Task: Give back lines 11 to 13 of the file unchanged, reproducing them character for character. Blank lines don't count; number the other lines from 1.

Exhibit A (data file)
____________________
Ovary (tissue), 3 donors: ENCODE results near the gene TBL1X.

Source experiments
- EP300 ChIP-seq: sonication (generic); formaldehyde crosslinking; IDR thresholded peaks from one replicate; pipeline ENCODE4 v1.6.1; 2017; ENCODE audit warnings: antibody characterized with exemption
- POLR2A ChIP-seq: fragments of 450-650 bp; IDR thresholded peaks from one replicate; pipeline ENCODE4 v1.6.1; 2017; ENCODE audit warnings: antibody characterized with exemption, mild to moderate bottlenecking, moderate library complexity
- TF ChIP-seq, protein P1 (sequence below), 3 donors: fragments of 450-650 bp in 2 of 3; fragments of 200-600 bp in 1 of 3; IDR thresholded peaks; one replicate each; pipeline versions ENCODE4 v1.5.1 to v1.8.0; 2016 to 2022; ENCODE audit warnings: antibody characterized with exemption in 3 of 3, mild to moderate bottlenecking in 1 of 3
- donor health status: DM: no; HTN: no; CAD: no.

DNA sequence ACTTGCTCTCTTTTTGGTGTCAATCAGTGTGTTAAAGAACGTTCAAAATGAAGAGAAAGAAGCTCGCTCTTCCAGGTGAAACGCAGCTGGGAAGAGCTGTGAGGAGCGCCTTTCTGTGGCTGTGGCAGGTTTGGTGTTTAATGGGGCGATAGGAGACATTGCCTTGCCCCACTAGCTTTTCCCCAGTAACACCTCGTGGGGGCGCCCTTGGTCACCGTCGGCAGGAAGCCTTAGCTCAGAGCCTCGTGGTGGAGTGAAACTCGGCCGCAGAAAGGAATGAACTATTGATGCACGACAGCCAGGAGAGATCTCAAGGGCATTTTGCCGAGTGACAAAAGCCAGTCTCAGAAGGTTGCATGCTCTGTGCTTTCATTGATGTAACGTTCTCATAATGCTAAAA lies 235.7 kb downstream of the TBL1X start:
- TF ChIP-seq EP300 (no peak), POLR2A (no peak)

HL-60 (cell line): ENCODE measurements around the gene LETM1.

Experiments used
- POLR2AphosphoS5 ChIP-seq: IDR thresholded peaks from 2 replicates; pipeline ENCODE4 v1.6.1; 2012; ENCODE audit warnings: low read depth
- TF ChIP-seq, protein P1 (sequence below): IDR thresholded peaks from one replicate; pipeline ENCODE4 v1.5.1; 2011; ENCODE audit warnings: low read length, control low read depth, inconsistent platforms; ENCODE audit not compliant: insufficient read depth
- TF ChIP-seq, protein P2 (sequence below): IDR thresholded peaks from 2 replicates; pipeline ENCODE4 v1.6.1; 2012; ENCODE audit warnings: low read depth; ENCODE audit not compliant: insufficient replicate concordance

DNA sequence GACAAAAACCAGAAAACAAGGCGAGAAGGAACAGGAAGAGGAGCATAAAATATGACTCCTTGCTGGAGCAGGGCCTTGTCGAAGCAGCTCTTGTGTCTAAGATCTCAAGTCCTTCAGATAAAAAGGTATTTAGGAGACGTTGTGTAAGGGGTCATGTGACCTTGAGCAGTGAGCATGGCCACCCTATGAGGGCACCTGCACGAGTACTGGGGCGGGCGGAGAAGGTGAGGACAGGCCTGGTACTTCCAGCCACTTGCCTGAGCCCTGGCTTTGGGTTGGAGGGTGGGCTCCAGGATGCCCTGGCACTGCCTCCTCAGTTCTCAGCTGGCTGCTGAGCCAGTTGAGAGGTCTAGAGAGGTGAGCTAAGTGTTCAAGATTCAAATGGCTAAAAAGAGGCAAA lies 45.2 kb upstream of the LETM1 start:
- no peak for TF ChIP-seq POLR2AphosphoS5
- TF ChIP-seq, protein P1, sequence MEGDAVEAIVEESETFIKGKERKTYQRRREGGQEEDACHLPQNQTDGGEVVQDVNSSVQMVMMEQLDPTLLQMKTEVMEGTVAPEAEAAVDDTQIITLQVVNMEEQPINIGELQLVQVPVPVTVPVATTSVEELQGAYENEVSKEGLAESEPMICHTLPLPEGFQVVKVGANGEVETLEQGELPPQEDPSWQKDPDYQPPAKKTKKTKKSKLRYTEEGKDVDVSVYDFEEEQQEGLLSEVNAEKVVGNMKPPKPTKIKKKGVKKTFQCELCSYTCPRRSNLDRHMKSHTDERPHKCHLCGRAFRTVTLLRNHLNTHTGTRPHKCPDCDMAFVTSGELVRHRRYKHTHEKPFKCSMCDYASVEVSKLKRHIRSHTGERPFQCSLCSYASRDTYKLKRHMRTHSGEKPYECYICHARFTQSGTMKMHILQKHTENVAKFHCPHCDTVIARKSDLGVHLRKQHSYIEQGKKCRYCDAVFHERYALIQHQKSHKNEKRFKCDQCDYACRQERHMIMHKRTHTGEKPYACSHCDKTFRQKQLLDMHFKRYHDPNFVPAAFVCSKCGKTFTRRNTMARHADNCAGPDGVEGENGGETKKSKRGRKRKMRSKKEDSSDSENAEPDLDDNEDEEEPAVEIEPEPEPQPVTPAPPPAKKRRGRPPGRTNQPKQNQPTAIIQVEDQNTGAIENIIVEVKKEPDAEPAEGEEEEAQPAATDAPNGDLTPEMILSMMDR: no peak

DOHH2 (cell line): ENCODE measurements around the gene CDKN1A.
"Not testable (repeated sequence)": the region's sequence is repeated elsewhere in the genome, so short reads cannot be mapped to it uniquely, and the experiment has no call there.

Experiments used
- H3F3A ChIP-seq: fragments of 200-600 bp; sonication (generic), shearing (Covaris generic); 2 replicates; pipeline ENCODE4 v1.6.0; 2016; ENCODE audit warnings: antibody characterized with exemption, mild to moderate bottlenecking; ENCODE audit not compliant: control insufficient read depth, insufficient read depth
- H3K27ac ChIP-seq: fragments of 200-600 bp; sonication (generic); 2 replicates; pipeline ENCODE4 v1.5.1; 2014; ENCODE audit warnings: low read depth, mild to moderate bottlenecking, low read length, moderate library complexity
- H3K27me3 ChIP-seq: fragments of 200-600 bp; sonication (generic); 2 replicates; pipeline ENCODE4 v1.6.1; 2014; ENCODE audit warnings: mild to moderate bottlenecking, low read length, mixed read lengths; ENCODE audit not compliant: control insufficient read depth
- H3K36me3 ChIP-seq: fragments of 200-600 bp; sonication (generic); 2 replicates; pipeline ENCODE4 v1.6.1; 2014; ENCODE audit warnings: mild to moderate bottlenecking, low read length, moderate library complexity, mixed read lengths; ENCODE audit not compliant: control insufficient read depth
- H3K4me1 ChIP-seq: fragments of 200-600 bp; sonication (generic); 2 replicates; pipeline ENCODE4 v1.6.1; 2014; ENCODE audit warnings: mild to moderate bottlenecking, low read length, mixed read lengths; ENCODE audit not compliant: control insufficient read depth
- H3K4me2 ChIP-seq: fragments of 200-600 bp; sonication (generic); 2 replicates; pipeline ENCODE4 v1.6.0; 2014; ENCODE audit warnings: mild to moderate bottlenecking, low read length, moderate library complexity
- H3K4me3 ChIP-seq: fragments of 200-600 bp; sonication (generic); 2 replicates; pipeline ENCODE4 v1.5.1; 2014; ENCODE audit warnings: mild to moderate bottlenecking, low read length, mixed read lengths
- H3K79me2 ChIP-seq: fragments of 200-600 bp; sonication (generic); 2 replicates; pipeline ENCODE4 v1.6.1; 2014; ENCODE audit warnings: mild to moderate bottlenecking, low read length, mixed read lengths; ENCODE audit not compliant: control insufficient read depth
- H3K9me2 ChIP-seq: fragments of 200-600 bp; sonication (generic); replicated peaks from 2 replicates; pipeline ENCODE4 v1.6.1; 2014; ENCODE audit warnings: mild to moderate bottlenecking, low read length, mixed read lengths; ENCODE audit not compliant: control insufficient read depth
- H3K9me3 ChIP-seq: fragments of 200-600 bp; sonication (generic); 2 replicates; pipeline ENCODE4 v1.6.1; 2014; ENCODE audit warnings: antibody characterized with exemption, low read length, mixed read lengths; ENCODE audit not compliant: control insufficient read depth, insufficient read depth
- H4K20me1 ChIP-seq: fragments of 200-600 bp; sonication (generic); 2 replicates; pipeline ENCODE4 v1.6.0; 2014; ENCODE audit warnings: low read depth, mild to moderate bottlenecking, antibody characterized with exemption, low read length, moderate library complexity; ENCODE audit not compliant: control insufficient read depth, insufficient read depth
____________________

- POLR2AphosphoS5 ChIP-seq: IDR thresholded peaks from 2 replicates; pipeline ENCODE4 v1.6.1; 2012; ENCODE audit warnings: low read depth
- TF ChIP-seq, protein P1 (sequence below): IDR thresholded peaks from one replicate; pipeline ENCODE4 v1.5.1; 2011; ENCODE audit warnings: low read length, control low read depth, inconsistent platforms; ENCODE audit not compliant: insufficient read depth
- TF ChIP-seq, protein P2 (sequence below): IDR thresholded peaks from 2 replicates; pipeline ENCODE4 v1.6.1; 2012; ENCODE audit warnings: low read depth; ENCODE audit not compliant: insufficient replicate concordance